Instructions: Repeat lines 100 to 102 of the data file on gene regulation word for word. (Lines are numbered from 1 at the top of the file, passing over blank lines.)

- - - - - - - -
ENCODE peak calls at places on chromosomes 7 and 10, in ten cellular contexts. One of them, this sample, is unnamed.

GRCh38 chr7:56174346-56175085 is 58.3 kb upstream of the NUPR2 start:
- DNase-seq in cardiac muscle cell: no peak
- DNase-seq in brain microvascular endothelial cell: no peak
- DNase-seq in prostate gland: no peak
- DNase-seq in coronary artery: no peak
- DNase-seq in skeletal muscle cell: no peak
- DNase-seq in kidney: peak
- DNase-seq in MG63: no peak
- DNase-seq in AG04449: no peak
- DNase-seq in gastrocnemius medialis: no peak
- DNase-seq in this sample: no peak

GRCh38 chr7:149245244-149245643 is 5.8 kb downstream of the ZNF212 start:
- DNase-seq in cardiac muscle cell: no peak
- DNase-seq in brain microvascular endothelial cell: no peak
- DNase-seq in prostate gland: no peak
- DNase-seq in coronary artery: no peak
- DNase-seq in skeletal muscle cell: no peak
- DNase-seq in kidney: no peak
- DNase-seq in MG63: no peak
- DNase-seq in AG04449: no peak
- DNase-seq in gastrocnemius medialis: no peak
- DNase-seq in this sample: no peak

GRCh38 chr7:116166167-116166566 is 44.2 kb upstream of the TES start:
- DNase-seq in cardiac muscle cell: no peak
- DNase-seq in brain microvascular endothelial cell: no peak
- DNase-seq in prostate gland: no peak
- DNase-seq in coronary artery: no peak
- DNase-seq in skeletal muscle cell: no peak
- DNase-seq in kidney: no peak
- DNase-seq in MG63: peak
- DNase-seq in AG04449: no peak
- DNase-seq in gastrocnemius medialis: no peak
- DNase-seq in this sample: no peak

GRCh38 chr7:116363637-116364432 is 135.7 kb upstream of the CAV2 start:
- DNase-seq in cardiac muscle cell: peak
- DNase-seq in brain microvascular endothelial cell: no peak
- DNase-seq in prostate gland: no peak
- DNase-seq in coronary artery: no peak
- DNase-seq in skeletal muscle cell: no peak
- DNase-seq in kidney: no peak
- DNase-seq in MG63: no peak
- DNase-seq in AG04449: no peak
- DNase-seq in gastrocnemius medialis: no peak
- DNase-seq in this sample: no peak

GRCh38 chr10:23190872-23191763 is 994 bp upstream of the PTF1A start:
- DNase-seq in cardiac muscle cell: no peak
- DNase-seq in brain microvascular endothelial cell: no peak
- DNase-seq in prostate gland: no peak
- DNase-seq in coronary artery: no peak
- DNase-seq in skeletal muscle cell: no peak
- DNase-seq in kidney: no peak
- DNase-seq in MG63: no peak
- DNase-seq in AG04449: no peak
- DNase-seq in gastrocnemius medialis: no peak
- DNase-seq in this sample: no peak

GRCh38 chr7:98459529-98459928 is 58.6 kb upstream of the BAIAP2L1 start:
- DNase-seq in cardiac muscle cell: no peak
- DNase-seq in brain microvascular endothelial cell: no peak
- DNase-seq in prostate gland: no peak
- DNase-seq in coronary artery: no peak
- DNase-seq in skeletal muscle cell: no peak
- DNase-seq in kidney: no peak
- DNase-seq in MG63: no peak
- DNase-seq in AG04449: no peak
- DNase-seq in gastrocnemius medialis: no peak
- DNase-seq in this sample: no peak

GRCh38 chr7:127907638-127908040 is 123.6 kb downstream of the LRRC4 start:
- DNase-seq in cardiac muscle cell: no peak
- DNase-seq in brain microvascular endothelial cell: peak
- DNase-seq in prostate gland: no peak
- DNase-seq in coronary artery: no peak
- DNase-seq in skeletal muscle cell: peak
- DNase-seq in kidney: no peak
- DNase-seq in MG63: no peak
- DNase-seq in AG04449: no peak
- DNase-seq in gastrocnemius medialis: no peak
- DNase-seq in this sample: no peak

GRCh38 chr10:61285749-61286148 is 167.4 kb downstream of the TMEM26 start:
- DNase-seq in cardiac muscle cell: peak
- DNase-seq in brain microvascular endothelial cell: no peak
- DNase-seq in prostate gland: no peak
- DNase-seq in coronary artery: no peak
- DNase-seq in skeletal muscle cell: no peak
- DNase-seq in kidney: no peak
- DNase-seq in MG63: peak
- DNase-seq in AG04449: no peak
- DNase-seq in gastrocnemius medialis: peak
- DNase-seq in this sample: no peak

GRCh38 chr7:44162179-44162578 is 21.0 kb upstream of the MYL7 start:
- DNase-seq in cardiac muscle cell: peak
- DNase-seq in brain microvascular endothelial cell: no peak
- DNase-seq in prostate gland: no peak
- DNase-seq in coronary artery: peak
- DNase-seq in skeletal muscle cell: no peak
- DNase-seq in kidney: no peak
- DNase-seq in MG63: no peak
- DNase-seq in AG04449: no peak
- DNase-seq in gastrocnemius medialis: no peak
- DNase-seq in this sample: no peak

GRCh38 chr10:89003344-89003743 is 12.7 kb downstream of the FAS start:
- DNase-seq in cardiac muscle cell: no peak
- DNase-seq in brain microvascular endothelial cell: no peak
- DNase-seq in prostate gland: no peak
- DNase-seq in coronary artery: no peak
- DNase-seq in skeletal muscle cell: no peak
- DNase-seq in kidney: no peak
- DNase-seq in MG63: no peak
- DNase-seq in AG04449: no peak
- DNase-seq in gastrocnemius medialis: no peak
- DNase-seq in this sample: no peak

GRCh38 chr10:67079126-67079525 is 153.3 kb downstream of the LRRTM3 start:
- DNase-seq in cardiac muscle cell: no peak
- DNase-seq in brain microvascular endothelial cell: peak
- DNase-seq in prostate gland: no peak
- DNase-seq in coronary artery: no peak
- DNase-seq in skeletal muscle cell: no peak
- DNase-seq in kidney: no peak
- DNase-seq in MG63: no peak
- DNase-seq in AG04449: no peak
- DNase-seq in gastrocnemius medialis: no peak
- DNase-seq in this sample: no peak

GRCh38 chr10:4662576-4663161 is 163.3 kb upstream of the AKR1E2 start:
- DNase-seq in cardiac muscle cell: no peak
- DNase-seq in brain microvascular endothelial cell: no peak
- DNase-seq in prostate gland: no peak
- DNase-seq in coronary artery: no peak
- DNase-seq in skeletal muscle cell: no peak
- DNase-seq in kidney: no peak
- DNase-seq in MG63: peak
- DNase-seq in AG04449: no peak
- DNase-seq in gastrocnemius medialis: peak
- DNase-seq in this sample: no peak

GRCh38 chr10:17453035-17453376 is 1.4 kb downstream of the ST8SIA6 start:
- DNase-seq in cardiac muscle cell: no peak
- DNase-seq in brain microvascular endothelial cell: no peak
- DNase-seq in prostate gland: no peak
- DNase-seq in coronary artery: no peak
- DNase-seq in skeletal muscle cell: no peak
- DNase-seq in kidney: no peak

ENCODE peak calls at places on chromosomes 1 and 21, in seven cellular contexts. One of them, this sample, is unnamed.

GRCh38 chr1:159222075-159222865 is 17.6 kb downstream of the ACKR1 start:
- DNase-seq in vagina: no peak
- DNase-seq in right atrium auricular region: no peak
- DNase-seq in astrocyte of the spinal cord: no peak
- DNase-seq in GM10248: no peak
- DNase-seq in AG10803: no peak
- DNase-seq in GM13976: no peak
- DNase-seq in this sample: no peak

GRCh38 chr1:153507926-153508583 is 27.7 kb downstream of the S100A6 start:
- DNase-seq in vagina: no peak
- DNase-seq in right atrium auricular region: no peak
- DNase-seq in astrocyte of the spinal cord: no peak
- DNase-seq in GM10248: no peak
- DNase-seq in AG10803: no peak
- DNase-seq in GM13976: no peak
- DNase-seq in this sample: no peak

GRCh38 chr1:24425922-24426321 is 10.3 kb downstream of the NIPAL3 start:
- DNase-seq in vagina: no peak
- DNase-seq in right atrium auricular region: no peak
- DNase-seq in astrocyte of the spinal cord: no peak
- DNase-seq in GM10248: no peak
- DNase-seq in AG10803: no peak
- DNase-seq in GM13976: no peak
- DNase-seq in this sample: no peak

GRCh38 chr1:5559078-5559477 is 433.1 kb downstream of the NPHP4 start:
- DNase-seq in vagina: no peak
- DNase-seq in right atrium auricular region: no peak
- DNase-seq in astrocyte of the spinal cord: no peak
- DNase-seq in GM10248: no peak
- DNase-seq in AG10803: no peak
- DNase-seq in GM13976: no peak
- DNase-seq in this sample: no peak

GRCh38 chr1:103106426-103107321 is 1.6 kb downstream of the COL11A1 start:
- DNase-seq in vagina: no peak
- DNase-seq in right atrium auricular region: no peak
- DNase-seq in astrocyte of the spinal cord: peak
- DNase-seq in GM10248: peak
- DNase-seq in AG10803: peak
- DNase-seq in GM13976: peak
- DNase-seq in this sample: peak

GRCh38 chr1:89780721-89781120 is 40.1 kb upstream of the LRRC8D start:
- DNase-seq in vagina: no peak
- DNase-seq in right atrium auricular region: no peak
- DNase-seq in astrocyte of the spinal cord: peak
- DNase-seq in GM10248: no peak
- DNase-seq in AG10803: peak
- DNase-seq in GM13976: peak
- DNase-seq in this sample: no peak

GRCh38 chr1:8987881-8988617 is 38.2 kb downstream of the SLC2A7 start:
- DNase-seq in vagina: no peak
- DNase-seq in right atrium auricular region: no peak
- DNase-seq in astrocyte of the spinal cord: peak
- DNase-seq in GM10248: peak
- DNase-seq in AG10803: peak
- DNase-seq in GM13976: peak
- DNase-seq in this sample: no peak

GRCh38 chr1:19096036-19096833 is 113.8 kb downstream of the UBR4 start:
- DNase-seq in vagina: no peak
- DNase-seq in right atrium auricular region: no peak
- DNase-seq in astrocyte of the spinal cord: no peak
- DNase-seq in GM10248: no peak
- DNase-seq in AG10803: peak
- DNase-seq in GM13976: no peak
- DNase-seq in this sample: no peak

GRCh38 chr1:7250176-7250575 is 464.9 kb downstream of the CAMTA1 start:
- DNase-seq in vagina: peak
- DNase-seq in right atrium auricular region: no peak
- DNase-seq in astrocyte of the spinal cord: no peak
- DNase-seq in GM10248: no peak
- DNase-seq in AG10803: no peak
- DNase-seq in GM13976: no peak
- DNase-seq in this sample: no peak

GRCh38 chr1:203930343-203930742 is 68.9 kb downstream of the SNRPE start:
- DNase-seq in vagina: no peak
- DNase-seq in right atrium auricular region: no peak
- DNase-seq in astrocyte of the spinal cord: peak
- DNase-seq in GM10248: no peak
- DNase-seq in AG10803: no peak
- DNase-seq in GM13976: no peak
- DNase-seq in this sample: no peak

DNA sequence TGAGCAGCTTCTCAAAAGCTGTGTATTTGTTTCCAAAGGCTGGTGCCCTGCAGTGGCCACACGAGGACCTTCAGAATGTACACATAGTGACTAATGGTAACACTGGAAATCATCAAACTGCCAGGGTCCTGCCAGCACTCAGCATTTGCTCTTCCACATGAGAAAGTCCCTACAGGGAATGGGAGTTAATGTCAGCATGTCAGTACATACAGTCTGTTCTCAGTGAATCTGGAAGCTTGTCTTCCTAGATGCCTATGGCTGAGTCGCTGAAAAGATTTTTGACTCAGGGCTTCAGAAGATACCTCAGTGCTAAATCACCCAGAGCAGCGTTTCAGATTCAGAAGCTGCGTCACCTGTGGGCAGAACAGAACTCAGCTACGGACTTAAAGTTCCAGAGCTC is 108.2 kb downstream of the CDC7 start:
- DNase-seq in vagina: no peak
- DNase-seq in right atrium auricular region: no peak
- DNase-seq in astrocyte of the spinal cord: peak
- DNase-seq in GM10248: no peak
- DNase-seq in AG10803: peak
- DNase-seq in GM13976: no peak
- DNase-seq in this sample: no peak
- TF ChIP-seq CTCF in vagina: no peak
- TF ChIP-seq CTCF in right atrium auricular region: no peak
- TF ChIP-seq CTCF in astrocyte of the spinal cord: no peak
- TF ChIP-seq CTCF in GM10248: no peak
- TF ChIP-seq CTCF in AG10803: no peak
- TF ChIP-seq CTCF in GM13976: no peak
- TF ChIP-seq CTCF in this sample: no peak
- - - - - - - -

- DNase-seq in this sample: no peak

GRCh38 chr10:89003344-89003743 is 12.7 kb downstream of the FAS start:
- DNase-seq in cardiac muscle cell: no peak